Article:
Prime Minister Jacinda Ardern says she will go to Ihumātao - but not until the stand-off between iwi and Fletchers is over.

Hundreds of people marched for six hours in the pouring rain yesterday to Ardern's Mt Albert electoral office to hand over a petition asking her to visit.

Ardern previously insisted a visit to Ihumātao right now would detract from efforts to reach a solution, but has not ruled out going.


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Today she confirmed she did want to see the whenua herself and would "absolutely" pay a visit in the future.

"I have never ruled out visiting. For me it's just all about making sure that I respect the process that's underway, that's being led by Kiingitanga. But, I will visit Ihumātao ... it's all just a matter of timing."

Last month National Party leader Simon Bridges said the Prime Minister had set a poor precedent by getting involved in the Ihumātao dispute after she announced a halt on building at the site being occupied by protesters until an agreement was reached.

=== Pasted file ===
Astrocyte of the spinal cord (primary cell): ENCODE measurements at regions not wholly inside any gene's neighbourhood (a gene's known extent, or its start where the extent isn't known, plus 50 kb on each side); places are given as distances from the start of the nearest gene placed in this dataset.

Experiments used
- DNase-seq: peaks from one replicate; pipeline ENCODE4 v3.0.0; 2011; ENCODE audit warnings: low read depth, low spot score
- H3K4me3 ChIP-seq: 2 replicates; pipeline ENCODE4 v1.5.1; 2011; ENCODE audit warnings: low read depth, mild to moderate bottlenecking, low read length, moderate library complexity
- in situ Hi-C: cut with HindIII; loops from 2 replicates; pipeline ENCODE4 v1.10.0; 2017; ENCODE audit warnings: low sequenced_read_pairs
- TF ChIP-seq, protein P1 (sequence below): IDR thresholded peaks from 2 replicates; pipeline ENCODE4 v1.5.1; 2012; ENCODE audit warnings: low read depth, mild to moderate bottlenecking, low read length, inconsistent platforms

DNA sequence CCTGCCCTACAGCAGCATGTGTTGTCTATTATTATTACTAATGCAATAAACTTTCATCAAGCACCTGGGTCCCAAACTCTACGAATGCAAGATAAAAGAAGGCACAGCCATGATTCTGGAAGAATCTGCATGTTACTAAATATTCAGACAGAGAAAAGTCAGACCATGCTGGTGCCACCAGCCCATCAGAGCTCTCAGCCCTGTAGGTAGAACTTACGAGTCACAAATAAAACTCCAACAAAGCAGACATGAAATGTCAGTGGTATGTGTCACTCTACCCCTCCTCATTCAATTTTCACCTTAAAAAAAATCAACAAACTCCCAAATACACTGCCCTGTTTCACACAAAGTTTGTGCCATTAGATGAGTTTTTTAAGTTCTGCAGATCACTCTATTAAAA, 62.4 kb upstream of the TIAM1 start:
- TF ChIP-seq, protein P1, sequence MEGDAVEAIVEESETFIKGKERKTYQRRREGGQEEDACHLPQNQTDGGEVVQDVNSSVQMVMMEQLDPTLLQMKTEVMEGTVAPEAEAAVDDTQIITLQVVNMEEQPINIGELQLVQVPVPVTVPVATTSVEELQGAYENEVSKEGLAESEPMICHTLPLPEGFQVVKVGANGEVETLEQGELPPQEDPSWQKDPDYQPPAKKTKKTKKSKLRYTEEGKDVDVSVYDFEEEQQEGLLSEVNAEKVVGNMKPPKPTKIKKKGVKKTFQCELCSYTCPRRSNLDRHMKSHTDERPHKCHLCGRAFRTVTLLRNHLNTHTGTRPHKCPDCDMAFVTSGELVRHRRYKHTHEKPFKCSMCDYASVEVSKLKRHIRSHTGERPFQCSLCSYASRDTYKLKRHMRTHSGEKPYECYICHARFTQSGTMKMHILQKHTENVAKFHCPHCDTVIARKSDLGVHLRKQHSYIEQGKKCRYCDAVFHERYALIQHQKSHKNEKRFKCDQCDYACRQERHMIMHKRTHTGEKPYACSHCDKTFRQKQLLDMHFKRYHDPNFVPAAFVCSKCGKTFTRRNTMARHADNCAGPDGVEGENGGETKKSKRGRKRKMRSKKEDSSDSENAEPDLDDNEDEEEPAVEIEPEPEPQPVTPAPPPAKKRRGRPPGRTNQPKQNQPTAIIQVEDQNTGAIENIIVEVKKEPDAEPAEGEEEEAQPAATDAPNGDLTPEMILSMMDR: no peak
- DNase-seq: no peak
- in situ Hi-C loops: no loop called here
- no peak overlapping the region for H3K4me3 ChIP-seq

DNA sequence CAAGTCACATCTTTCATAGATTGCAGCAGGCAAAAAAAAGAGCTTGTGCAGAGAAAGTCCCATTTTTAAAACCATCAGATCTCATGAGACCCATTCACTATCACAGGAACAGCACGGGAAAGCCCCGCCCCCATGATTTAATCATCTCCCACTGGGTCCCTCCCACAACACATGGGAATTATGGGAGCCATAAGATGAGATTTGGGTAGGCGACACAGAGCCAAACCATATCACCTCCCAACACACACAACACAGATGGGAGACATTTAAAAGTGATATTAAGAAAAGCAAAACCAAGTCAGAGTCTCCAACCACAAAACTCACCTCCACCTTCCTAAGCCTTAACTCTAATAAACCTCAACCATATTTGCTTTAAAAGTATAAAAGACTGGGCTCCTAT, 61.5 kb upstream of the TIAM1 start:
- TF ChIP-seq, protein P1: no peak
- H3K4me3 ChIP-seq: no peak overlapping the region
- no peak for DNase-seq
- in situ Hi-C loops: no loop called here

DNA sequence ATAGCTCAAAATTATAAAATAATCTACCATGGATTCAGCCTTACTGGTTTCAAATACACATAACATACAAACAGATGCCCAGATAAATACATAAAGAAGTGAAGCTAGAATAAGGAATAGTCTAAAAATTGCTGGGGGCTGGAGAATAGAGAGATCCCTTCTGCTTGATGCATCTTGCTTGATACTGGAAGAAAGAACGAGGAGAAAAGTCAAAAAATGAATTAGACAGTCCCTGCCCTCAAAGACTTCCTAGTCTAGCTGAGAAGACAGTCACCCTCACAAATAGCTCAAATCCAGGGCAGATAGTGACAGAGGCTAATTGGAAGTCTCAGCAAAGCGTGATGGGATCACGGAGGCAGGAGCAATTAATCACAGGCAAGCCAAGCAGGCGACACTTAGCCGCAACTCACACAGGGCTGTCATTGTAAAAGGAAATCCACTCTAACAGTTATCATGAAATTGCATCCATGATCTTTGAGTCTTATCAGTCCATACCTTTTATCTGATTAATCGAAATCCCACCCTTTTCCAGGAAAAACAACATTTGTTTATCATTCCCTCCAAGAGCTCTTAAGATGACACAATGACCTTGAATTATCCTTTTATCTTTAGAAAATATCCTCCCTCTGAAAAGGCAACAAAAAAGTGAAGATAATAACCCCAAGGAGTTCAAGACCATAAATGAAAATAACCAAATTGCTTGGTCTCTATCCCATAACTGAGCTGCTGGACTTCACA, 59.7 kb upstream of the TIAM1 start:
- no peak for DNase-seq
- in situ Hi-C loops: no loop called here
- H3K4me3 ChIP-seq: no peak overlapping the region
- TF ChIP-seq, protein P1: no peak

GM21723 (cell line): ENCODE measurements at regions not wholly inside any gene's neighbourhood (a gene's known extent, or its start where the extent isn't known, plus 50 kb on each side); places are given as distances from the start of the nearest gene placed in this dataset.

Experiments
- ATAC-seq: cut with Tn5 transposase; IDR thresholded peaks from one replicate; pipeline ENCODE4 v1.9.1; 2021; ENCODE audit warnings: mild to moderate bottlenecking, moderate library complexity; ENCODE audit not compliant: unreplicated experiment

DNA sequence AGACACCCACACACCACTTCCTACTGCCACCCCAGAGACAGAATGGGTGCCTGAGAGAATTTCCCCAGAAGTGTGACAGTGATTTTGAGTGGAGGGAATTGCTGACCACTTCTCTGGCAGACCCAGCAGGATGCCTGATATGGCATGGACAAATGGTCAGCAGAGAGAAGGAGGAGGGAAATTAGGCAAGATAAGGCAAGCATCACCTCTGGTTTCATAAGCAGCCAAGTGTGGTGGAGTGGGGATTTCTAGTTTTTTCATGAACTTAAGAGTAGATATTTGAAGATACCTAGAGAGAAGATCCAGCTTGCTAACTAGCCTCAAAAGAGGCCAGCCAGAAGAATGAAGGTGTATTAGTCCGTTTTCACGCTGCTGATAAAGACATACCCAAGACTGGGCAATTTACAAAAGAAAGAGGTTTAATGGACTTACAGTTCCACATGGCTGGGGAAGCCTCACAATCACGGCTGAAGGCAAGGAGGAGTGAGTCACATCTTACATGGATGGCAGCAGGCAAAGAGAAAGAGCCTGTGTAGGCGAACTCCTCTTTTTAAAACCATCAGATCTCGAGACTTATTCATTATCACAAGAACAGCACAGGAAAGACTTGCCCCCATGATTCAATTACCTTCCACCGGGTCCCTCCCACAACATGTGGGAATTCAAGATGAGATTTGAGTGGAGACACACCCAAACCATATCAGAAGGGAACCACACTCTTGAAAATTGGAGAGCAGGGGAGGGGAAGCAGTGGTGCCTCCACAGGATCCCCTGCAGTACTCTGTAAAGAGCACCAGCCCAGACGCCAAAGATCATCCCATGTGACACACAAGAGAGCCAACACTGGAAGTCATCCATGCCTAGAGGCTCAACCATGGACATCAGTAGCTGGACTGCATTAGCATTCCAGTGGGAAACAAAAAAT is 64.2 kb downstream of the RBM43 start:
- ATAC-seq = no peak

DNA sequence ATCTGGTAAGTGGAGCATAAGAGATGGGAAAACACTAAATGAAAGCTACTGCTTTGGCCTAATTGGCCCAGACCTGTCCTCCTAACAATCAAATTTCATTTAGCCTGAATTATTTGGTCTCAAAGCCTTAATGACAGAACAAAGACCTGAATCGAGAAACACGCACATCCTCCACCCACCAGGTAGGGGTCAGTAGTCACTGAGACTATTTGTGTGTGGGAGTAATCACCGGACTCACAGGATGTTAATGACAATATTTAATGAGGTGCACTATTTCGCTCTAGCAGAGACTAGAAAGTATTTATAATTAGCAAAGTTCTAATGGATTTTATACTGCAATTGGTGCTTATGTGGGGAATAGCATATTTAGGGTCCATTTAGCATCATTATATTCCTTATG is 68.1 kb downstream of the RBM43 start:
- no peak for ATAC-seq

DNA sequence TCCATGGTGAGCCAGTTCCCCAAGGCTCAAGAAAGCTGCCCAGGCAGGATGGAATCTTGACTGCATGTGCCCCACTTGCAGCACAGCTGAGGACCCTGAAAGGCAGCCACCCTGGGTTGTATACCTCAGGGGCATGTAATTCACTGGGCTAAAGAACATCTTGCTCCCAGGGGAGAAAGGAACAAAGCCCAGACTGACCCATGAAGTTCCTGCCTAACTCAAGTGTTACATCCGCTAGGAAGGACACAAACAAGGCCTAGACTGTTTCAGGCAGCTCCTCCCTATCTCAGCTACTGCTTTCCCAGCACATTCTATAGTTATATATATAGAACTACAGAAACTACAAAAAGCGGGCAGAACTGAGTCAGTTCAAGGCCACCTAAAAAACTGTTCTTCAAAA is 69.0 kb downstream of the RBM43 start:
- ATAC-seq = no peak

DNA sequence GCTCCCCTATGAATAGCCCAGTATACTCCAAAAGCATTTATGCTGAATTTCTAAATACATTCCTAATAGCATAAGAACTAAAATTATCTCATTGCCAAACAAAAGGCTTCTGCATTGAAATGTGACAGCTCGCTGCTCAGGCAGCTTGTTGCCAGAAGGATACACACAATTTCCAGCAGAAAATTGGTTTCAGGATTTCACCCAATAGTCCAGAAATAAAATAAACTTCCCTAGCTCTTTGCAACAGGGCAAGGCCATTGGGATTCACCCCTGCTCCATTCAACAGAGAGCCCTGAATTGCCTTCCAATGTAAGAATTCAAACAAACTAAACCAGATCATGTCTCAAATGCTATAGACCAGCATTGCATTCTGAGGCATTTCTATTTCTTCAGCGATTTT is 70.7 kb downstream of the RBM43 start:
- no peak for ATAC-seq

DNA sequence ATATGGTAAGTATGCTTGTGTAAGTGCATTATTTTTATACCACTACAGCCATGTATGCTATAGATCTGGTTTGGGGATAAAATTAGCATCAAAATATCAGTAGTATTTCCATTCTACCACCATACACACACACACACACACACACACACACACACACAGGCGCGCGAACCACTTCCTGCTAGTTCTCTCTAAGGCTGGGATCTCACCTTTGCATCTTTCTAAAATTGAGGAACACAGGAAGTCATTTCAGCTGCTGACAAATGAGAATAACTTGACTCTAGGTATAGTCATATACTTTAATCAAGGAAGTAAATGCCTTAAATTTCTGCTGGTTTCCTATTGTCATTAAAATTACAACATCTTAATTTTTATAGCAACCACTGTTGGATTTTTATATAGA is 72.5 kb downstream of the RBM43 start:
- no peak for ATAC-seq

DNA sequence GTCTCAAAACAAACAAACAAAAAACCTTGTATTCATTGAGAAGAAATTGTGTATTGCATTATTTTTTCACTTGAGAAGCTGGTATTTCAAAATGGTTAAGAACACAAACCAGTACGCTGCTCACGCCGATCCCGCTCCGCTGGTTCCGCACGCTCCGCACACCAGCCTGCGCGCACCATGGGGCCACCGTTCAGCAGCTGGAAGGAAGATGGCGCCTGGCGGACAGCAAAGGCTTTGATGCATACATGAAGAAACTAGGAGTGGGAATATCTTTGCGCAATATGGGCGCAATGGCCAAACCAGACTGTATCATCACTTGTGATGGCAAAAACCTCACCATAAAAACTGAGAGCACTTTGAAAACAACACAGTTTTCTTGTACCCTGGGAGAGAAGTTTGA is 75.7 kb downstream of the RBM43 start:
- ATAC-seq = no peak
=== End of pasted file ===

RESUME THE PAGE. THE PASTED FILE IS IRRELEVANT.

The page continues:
The SOUL hīkoi from Ihumātao in Māngere to Jacinda Ardern's electorate office in Mt Albert.
The SOUL hīkoi from Ihumātao in Māngere to Jacinda Ardern's electorate office in Mt Albert.

Today marks a month of intense occupation at Ihumātao as some mana whenua, including the group SOUL, oppose a Fletcher Building housing development. They have argued the land is a heritage site, formerly stolen from Māori by the Crown, and should be protected.

SOUL has several times, since the eviction notice was served, invited Ardern to visit Ihumātao.

Last week she said her visiting was not the resolution.

"It is not about me," she said.


"Me visiting doesn't get us closer to a resolution, that ultimately needs to come from mana whenua," Ardern said.

"I haven't ruled out visiting in the future but right now I see it as a distraction to finding a resolution."